Chennai

It all started by running in heels.

I spent my first few days in Chennai horrified by the danger in which adolescent boys and young men put themselves to catch a bus! They run along-side a moving bus, grab hold of the door frame, and are air borne for several seconds before landing on the bus and scrambling to make way for the fellows behind them about to do the same. Internally, I promised myself never to take such a risk. I valued my life and the possibility of being trampled by traffic was less than enticing..

Chennai, day 4: Nicole and I left Spencer’s Mall exhausted after a long day at work and exploring the city. Just a little longer, I tell my aching back as we shuffle down the long bus platform. There it is, bus 23C. In 20 yards I can put this bag down. Suddenly, the bus started to leave.

NO!!

We were going to catch this bus. Nicole immediately understood my determination and ran ahead to the bus’s rear entry. Run run run. Grab. Leap – SUCCESS! A glance to the back of the bus showed that Nicole had also made the jump successfully. OMG, I had actually boarded a moving bus…in heels.

Since that first welcome, the bus has become my faithful companion, never failing to offer a small adventure or insight into the minor miracles of South Indian life.

For example:

o The miracle of buying bus tickets: Remember Telephone? Kids play at birthday parties, sitting in a circle and pass around a secret message. The game is successful if the message is the same at the end as it was in the beginning. Indian bus passengers play this game daily.. When the bus is too crowded for the conductor to walk down the aisle and collect fare, which is often, bus patrons pass each others’ bus fare down to the conductor and simultaneously “telephone” the corresponding passenger’s destination. The appropriate ticket and any change is passed back accordingly – sometimes through forty hands, to its owner. No one steals, no one cheats – and no one says thank you. It seems that one’s participation in this act is regarded as a duty, not as a favor, and therefore, since you would and most likely will do the same for the other person at some point this month, thanking them is unnecessary.

o The miracle of honesty: This sense of trust and duty also applies to baggage. If all the seats are taken on a bus, you should hand your bag to the nearest seated aunty to hold for you until you get off or get a seat. Otherwise, your bag takes up valuable standing space. You can have a lap top, an ipod, and a hefty chunk of change in your wallet, and you may rest assured that it will all still be there when you take your bag back.

o Poo is the best remedy for a sweaty, smelly bus. South Indian women put “poo” or flowers in their hair. Jasmine is most common, but roses and a yellow flower called manjal kanakambarum (no idea what that is in English – it might be related to marigolds?) are also used. And they smell AWESOME.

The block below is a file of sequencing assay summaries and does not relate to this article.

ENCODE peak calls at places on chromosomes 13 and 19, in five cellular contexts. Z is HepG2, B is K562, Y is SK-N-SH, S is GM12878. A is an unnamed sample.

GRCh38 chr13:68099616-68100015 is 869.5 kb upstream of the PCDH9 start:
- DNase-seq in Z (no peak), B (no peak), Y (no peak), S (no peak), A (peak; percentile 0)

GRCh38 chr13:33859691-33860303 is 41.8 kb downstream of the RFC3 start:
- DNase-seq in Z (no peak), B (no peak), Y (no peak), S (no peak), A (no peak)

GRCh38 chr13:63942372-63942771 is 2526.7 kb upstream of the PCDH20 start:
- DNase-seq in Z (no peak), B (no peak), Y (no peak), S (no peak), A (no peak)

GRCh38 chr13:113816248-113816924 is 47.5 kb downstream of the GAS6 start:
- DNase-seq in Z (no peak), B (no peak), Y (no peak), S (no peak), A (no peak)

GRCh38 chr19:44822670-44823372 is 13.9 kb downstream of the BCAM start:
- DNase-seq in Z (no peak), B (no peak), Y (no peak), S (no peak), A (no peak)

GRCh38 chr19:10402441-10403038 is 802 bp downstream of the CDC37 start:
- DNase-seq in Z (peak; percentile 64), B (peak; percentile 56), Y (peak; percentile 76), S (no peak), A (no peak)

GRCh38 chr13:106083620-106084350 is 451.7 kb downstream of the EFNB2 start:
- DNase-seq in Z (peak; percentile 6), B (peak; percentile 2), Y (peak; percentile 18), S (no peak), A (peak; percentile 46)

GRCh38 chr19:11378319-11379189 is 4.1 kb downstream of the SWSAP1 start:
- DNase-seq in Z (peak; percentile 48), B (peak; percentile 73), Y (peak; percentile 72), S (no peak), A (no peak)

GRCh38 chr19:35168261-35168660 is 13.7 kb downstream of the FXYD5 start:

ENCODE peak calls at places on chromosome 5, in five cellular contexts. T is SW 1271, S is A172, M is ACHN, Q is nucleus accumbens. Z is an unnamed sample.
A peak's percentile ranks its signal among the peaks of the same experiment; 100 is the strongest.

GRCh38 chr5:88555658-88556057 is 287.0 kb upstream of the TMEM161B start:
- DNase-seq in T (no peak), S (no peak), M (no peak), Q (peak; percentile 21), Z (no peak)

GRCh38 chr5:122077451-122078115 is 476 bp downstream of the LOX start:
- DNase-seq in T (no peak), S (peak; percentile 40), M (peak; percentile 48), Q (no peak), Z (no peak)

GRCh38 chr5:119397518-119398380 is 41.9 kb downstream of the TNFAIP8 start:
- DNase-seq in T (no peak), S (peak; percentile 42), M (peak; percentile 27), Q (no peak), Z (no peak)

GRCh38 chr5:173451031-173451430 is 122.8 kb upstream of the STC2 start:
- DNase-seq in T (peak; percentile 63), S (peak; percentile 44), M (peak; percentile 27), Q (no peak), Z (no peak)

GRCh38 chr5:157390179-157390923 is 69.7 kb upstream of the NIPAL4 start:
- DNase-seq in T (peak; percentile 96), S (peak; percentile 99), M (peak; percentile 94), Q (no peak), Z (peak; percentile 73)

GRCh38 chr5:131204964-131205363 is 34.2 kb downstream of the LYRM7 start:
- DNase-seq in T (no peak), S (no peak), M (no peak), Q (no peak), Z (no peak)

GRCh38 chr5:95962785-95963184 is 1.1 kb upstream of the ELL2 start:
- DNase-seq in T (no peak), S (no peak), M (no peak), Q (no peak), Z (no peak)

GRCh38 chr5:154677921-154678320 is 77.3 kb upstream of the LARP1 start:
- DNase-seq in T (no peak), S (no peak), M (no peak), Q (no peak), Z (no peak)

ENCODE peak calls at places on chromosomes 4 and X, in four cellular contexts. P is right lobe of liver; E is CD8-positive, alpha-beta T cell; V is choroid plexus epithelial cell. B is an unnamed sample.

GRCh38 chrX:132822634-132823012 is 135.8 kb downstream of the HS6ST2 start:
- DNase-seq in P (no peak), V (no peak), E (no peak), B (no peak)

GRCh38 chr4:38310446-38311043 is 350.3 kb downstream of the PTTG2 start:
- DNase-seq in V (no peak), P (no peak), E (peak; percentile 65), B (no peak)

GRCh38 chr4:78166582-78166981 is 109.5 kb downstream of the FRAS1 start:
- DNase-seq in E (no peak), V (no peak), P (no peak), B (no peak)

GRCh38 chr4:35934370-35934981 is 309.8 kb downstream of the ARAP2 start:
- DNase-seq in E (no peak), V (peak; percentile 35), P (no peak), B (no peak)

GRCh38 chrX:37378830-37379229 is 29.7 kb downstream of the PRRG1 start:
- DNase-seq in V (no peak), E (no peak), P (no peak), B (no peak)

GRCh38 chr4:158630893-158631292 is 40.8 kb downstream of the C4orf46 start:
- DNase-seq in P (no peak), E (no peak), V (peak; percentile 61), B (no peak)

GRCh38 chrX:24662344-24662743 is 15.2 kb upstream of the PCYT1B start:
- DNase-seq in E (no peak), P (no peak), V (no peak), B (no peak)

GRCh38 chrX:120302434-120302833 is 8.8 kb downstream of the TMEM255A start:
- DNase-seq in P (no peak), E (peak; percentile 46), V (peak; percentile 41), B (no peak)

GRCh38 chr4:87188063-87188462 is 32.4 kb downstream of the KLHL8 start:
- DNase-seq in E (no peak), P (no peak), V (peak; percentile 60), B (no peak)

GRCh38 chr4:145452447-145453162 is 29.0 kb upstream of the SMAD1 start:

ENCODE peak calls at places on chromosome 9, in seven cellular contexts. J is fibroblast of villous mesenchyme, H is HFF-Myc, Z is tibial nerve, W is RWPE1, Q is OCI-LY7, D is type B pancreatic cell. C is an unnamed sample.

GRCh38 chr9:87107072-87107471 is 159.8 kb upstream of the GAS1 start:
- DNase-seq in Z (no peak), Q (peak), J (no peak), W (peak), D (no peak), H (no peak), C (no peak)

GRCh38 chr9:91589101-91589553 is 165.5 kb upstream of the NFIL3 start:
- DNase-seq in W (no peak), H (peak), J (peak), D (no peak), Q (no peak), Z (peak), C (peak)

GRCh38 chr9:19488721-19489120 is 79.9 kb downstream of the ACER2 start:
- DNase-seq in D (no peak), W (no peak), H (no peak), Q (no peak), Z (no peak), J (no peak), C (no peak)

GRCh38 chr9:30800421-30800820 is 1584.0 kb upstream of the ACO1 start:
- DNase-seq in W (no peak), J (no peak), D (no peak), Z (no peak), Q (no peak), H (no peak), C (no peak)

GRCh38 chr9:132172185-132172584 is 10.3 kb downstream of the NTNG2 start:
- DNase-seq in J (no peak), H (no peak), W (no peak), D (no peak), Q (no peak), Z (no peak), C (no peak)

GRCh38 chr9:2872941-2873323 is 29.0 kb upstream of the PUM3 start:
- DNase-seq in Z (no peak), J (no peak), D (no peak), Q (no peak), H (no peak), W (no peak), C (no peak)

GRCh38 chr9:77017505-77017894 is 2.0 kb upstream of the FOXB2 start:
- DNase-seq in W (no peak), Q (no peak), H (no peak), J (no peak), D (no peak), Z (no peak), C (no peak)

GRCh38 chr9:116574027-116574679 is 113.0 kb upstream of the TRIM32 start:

o Chennai to the rescue: The Tamilian sense of community is especially evident when things go wrong. One day the bus flew over a speed bump, rendering us airborne for several seconds. The – rather large – aunty sitting next to me hurt her chest on the chair back in front of her on the way down. Instantly, my half the bus – about 50-70 people – was involved in either trying to help this woman, screaming at the conductor for the driver’s recklessness, or trying to keep the commotion from getting out-of-hand. That would never happen in New York.

o Who needs bars? Chennai’s bar scene is minimal, so the bus is the place to meet people! I’ve met quite a few interesting characters on the bus – some of which have actually become friends! My most significant bus friend, a college student studying naval engineering, recently got me hooked on the Twilight movies…I’m still not sure if he’s a positive influence…

o Small small things: One day, a man sat next to me on the bus. (In retrospect, this was strange, since I was sitting on the women’s side.) He turned out to be a student at IIT Madras from Delhi who, unlike most northerners, loved Chennai. “There are small small things to enjoy here! Like women with flowers in their hair, these traditional dresses, families roaming around on the beach…” He’s right. Chennai lacks the hip night life that Delhi and Bombay boast, and North Indians that come are often bored by Chennai. But the city has a magic all its own, the most vibrant of which is seen in the smallest things: paper stars hung for Christmas, the chai-wallah that knows and expects me every morning, a free ride from an auto-wallah in the rain, and my eleven-year old neighbor who belts out Michael Jackson tunes a little too early in the morning, and of course, leaping on to a moving bus in heels. 🙂

Posted by Elyse Ahmad

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3 thoughts on “Chennai

  1. Learning about AIF is great and I’m happy to be a part of AIF.Looking forward to play my part in changing the community for good.

  2. I’m kanishka studying 11th std I need any camp available for my category my sis studying 8 her teacher tell about the camp about American Indian fondation I too need any camp like that ot will be useful during quarantine time. Thank you sir

    1. Thank you Kanishka for wanting to spend time in a productive way during quarantine. Our team in Chennai is reaching out to you soon with details! Stay safe and healthy.

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